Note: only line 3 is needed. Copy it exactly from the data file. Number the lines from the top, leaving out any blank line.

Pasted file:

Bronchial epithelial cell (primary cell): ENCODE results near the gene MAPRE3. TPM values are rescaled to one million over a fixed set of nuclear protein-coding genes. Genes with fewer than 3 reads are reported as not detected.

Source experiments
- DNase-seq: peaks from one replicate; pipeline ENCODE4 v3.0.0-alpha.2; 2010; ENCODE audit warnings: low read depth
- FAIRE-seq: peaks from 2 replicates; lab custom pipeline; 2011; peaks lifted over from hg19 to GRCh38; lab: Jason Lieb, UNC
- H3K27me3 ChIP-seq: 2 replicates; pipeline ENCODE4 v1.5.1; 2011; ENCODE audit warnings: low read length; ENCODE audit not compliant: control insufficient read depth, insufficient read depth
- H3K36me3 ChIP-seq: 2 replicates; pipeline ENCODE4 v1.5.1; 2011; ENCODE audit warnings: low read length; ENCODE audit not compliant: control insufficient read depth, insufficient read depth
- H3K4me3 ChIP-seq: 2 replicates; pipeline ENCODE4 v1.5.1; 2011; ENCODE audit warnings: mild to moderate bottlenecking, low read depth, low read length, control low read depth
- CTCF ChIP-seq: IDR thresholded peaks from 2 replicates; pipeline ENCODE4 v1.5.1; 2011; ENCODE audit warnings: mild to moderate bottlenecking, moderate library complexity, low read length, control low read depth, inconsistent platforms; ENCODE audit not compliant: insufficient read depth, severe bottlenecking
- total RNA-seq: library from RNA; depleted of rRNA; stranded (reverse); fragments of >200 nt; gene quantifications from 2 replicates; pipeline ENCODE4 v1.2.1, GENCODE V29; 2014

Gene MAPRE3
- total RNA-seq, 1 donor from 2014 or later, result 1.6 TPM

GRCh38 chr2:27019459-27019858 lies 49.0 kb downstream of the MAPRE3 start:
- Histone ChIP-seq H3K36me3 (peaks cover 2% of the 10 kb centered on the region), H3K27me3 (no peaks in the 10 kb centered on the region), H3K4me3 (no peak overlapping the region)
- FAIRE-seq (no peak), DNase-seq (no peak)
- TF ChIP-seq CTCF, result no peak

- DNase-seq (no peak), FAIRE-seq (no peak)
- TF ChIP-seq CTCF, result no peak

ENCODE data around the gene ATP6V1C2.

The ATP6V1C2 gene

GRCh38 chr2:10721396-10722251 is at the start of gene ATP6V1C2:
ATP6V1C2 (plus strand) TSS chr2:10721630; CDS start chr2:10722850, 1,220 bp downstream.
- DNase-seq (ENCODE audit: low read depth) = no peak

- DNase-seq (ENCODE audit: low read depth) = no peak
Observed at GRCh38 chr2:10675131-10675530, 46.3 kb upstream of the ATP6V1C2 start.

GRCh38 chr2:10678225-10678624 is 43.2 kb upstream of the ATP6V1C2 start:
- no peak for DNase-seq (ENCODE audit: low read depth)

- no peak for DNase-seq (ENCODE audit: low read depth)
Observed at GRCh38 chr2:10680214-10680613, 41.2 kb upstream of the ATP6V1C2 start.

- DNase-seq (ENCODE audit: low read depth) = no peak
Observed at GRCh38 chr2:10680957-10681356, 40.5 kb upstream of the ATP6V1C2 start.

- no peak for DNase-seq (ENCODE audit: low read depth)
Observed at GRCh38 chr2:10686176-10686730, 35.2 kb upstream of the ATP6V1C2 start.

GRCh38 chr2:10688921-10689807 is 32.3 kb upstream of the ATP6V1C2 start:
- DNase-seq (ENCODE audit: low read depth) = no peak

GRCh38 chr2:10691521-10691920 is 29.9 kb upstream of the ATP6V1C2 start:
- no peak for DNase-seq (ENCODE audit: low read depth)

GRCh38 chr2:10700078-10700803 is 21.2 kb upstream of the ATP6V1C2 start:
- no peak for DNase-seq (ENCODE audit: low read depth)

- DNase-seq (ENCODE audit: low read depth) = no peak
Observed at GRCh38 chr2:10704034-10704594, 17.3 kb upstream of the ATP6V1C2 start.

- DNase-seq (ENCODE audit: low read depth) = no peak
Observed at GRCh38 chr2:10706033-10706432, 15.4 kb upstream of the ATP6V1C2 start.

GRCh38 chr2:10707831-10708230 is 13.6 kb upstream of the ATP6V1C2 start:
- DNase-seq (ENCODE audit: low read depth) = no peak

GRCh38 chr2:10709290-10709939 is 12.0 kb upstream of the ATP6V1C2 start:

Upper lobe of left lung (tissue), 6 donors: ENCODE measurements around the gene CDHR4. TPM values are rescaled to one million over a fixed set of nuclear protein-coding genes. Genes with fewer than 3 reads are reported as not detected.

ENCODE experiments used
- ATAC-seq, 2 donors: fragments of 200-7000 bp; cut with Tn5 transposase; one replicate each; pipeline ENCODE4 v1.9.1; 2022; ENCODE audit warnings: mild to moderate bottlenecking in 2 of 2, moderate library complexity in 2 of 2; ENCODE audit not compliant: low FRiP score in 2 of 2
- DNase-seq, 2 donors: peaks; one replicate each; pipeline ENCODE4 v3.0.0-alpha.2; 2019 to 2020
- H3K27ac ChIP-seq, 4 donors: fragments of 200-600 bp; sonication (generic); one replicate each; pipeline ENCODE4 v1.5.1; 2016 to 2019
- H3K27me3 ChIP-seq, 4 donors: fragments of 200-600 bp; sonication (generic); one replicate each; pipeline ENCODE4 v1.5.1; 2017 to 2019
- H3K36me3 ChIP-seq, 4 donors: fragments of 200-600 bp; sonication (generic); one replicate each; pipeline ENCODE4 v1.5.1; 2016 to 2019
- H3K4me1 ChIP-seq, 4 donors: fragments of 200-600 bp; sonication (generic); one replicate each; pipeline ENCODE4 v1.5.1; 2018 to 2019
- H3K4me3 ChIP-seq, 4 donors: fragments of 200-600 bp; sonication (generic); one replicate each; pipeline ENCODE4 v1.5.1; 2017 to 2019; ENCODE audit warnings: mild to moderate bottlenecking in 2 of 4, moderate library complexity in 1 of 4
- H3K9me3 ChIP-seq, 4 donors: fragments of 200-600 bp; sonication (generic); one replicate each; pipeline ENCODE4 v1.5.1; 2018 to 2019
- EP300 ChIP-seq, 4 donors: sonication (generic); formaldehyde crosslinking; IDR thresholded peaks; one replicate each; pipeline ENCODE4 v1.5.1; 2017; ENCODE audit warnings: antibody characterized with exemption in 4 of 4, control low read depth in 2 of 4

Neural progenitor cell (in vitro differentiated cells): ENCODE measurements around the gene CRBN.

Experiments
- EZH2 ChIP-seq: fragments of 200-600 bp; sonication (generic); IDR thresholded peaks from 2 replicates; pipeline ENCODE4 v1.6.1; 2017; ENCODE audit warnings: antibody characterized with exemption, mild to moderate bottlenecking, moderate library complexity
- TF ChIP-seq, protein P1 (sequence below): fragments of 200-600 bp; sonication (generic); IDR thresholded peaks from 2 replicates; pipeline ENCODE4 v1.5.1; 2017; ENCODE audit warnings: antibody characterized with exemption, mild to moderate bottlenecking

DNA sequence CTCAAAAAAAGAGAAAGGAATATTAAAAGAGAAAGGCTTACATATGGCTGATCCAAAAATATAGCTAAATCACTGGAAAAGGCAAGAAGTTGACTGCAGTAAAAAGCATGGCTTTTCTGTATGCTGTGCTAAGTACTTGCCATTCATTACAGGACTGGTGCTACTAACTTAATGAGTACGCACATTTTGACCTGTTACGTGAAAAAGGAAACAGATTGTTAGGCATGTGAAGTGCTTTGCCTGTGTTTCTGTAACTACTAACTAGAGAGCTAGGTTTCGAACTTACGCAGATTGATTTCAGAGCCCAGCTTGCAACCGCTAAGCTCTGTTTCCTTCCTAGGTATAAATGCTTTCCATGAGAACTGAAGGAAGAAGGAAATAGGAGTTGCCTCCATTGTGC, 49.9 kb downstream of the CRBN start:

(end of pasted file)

- DNase-seq: peaks from one replicate; pipeline ENCODE4 v3.0.0-alpha.2; 2010; ENCODE audit warnings: low read depth